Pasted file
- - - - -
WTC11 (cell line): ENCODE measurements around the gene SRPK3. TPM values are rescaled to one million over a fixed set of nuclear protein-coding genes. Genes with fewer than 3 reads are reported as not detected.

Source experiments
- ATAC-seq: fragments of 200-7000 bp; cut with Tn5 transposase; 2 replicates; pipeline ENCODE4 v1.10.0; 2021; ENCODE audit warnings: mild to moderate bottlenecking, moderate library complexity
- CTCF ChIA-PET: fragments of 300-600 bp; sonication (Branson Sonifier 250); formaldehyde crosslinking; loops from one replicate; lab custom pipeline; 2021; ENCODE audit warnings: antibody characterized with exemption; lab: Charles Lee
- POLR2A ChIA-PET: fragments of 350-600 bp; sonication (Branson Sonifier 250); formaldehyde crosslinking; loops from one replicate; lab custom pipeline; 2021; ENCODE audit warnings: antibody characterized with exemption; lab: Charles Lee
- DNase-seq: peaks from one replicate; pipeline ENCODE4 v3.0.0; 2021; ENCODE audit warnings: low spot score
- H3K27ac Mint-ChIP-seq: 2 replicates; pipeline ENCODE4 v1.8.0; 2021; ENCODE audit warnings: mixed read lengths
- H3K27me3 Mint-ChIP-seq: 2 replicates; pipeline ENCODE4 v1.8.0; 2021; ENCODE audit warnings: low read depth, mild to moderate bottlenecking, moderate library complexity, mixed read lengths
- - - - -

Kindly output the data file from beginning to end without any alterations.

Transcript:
WTC11 (cell line): ENCODE measurements around the gene SRPK3. TPM values are rescaled to one million over a fixed set of nuclear protein-coding genes. Genes with fewer than 3 reads are reported as not detected.

Source experiments
- ATAC-seq: fragments of 200-7000 bp; cut with Tn5 transposase; 2 replicates; pipeline ENCODE4 v1.10.0; 2021; ENCODE audit warnings: mild to moderate bottlenecking, moderate library complexity
- CTCF ChIA-PET: fragments of 300-600 bp; sonication (Branson Sonifier 250); formaldehyde crosslinking; loops from one replicate; lab custom pipeline; 2021; ENCODE audit warnings: antibody characterized with exemption; lab: Charles Lee
- POLR2A ChIA-PET: fragments of 350-600 bp; sonication (Branson Sonifier 250); formaldehyde crosslinking; loops from one replicate; lab custom pipeline; 2021; ENCODE audit warnings: antibody characterized with exemption; lab: Charles Lee
- DNase-seq: peaks from one replicate; pipeline ENCODE4 v3.0.0; 2021; ENCODE audit warnings: low spot score
- H3K27ac Mint-ChIP-seq: 2 replicates; pipeline ENCODE4 v1.8.0; 2021; ENCODE audit warnings: mixed read lengths
- H3K27me3 Mint-ChIP-seq: 2 replicates; pipeline ENCODE4 v1.8.0; 2021; ENCODE audit warnings: low read depth, mild to moderate bottlenecking, moderate library complexity, mixed read lengths